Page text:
Or Graur (JHU), Yuqian Liu (NYU), Maryam Modjaz (NYU), and Gabe Perez-Giz (NYU) came by today to pick my brain and Fadely's brain about interpreting spectral data. Their problem is that they want to analyze supernova spectral data, but for which they don't know the SN spectral type, don't know the velocity broadening of the lines, don't know the true spectral resolution, don't know the variance of the observational noise, and expect the noise variance to depend on wavelength. We discussed proper probabilistic approaches, and also simple filtering techniques, to separate the signal from the noise. Obviously strong priors on supernova spectra help enormously, but the SN people want to stay as assumption-free as possible. In the end, a pragmatic filtering approach won out; we discussed ways to make the filtering sensible and not mix (too badly) the signal output with the noise output.
Aside from a blackboard talk by Maryam Modjaz (NYU) about supernova types and classification, it was a day of all talk. I spoke with Goodman and CampHogg about Hou's paper on marginalized likelihood calculation using the geometric path. I spoke with Vakili about how you go, in kernel PCA, back from the (high dimensional) feature space back to the original data space. (It's complicated.) I spoke with the exoSAMSI crew about exoplanet populations inference; Megan Shabram (PSU) is close to having a hierarchical inference of the exoplanet eccentricity distribution (as a function of period). Finally, I spoke with Foreman-Mackey about his new evil plan (why is there a new evil plan every four days?) to build an interim-prior-based sampling of the posterior density of exoplanet parameters for every KOI in the Kepler Catalog.
In the astro seminar, Carlos Badenes (Pitt) talked about white-dwarf–white-dwarf binaries and an inferred rate of inspiral, based on SDSS spectra split up exposure by exposure: The orbits of the soon-to-merge white dwarfs are so fast and short-period that even the twenty-minute intervals between spectral exposures in SDSS are long enough to show velocity changes! He finds a merger event rate for the binaries large enough to explain the type-Ia supernova rate, but only if he permits sub-Chandrasekhar total masses to make the SNe. That is, he gets enough events, but they tend to be low-mass.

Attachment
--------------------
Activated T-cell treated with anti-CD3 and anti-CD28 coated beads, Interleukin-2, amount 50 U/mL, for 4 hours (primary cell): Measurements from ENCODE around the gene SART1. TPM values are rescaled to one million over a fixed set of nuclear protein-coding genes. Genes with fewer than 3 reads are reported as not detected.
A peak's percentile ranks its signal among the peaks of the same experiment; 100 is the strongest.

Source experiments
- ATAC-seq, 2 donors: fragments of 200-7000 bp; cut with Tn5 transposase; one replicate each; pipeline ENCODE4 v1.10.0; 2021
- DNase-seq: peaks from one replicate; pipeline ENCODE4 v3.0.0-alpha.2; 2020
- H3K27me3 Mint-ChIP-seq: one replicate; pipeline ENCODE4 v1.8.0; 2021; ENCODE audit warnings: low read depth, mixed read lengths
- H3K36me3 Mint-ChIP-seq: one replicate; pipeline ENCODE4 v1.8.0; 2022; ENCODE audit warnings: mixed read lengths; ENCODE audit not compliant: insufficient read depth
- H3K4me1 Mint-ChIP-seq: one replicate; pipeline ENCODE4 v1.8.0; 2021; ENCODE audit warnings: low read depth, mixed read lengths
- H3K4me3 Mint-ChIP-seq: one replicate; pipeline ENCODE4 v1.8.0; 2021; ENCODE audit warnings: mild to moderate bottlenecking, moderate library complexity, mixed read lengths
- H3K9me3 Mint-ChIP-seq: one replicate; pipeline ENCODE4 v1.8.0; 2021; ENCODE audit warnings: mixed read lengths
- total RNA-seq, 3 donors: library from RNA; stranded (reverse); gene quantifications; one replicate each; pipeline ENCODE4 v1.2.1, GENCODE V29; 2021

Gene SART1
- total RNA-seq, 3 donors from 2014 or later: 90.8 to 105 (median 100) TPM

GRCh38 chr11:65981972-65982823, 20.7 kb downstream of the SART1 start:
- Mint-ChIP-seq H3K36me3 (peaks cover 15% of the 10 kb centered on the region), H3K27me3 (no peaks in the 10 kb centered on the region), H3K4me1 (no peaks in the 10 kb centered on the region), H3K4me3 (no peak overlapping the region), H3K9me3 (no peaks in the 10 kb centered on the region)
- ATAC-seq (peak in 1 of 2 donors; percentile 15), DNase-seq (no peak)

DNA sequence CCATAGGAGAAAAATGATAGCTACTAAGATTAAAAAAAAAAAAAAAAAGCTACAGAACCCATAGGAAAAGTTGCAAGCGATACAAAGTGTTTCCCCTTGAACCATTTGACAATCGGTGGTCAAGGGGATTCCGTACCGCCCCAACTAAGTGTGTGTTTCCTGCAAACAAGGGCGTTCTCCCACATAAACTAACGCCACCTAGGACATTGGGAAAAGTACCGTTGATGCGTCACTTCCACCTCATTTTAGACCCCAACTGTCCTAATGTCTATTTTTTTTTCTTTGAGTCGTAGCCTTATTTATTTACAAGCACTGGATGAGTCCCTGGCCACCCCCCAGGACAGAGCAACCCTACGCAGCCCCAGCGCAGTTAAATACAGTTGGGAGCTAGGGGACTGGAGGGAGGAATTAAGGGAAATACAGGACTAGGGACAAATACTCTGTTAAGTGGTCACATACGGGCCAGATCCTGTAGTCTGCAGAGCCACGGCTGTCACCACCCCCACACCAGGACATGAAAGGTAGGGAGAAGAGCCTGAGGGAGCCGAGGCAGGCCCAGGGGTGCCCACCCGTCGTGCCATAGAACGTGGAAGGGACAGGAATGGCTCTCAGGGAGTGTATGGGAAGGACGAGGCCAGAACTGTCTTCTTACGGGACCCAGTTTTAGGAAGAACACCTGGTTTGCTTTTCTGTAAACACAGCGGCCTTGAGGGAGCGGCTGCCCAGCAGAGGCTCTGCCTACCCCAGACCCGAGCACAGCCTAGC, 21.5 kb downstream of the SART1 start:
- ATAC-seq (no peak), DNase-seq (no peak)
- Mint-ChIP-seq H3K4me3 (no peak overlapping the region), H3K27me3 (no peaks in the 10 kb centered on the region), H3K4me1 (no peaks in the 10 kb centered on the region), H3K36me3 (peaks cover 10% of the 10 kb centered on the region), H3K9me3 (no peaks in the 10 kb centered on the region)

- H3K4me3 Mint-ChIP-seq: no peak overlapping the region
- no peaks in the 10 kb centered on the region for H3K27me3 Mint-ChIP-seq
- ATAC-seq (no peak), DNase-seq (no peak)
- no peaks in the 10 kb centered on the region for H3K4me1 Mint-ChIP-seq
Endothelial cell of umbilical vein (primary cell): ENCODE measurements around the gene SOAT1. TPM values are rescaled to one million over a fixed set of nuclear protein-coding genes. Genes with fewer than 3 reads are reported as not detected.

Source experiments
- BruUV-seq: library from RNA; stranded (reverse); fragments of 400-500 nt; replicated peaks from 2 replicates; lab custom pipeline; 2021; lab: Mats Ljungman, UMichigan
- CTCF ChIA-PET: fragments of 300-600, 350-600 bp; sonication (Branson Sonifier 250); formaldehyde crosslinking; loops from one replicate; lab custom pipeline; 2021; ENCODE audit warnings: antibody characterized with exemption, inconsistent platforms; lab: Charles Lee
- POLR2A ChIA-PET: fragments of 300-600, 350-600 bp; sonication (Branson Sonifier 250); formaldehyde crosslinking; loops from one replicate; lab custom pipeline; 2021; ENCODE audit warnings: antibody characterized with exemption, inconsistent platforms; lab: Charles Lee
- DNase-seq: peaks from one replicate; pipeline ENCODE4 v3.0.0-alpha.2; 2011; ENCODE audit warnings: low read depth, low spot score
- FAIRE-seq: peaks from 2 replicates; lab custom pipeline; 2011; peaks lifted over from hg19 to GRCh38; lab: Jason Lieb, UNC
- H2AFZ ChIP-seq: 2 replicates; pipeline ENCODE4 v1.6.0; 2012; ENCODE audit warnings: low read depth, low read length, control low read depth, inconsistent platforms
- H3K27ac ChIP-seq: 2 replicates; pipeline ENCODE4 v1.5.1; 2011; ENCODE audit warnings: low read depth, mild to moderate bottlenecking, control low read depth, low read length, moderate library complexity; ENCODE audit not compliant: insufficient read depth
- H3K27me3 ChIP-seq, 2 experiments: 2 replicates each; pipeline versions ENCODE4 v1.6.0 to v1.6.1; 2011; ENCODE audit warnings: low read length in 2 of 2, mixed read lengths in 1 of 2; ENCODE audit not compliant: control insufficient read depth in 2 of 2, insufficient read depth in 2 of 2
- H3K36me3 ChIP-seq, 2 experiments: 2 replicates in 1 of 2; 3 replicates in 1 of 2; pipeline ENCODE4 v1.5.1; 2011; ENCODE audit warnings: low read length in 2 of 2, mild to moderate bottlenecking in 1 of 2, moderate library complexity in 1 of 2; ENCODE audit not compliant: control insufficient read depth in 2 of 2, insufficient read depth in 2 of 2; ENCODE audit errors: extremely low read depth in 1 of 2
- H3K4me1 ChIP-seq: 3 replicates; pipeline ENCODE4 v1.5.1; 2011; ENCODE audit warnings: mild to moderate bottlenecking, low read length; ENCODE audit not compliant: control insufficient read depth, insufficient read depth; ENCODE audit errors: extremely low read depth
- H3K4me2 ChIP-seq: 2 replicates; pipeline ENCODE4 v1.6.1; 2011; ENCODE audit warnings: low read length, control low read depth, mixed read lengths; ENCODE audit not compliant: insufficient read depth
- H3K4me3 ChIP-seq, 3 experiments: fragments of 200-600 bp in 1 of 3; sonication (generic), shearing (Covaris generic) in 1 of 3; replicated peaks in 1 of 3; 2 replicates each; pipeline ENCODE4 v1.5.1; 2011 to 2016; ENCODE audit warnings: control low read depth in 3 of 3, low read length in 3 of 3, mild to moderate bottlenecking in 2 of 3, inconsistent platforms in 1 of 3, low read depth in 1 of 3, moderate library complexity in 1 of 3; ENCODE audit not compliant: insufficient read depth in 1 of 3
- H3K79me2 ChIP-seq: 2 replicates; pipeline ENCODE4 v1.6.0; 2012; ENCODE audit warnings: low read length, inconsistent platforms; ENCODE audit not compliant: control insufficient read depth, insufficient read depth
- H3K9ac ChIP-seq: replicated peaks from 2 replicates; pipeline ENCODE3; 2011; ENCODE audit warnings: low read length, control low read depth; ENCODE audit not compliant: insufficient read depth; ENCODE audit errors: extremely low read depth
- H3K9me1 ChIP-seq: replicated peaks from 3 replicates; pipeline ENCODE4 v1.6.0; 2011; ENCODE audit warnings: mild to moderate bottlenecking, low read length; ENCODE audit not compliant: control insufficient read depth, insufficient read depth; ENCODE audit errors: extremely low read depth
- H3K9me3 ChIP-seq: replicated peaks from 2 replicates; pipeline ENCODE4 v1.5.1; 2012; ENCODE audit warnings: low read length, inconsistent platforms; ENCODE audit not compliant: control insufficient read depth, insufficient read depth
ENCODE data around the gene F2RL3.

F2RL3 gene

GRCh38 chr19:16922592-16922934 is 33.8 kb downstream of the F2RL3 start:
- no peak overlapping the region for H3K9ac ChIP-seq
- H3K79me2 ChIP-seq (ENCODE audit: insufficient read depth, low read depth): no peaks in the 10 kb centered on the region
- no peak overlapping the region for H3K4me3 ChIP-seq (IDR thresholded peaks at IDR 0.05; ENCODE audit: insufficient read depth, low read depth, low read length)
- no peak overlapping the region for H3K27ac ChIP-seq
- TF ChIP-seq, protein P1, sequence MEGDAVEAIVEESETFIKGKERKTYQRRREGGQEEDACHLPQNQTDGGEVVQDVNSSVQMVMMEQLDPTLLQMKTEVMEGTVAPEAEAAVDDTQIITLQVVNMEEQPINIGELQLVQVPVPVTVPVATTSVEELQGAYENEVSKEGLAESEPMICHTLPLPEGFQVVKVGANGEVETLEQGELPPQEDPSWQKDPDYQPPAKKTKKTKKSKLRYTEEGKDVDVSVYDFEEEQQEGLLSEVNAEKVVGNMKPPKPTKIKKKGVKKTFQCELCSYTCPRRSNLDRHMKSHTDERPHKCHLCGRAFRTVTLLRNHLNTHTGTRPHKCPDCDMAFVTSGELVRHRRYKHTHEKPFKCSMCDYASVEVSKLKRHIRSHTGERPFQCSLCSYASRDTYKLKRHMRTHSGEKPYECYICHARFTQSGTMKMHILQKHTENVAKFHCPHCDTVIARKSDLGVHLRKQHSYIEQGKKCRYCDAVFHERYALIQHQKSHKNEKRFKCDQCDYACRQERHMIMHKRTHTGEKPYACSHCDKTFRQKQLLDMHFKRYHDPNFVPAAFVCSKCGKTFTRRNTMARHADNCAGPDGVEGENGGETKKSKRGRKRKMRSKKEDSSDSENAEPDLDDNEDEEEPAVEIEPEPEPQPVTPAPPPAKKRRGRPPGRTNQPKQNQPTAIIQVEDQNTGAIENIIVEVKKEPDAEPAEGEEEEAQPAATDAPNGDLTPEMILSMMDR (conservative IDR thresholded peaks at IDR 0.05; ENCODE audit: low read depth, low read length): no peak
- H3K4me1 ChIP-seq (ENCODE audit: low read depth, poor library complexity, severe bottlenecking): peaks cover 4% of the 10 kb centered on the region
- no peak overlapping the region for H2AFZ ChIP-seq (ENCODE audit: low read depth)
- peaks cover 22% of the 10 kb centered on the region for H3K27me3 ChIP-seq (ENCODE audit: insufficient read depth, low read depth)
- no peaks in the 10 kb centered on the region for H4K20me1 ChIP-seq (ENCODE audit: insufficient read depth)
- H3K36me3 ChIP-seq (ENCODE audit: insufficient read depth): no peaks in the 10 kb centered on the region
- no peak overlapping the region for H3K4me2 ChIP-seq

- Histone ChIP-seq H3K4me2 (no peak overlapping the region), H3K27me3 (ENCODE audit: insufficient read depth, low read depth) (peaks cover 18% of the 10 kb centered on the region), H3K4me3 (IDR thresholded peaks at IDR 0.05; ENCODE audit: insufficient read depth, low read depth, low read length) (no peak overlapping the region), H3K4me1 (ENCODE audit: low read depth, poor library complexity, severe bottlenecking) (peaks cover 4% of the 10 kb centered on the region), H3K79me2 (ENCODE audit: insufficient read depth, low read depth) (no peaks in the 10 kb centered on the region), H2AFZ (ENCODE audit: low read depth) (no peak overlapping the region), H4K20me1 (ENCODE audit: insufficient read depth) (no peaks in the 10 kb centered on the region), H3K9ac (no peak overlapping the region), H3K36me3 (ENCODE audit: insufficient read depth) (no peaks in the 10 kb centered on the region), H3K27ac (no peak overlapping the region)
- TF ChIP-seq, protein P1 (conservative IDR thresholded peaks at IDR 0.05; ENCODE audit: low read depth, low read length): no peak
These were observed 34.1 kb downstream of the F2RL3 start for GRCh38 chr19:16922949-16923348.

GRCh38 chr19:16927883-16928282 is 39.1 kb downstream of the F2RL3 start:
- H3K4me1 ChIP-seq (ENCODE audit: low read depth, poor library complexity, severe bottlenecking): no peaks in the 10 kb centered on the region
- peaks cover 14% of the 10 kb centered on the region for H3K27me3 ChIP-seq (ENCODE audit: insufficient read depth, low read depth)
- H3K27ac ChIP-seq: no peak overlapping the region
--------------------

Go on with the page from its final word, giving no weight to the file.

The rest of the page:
Tim Morton (Princeton) spent the day at NYU to talk exoplanets, sampling, selection functions, marginalized likelihoods, and so on. We had a productive talk about making high-performance importance-sampling code to compute the marginalized likelihoods.
I spent too much time today trying to understand kernel PCA, inspired by Vakili's use of it to build a probabilistic model of galaxy images. Schölkopf would be disappointed with me! I don't see how it can give useful results. But then on further reflection, I realized that all my problems with kPCA are really just re-statements of my problems with PCA, detailed in my HMF paper: PCA delivers results that are not affine invariant. If you change the metric of your space, or the units of your quantities, or shear or scale things, you get different PCA components. That problem is even more severe and hard to control and incomprehensible as you generalize with the kernel trick.
I also don't understand how you go from the results of kPCA back to reconstructions in the original data space. But that is a separate problem, and just represents my weakness.
In a low-research day, I discussed spectral plotting with Jeffrey Mei (NYUAD). This is serious wheel-reinvention: Every student who works on spectra pretty-much has to build her or his own plotting tools.
In a blast from the past, James Long (TAMU) called me today to discuss a re-start of what I like to call the "insane robot" project, in which we are fitting photometric data censored by an unknown (but assumed stationary) probabilistic process. This project was started with Joey Richards (wise.io), who wrote much of the code with Long's help, but it has been dormant for some time now. One astonishing thing, after a couple years of disuse, the code was comprehensible and ran successfully. Let's hear it for well-documented, well-structured code!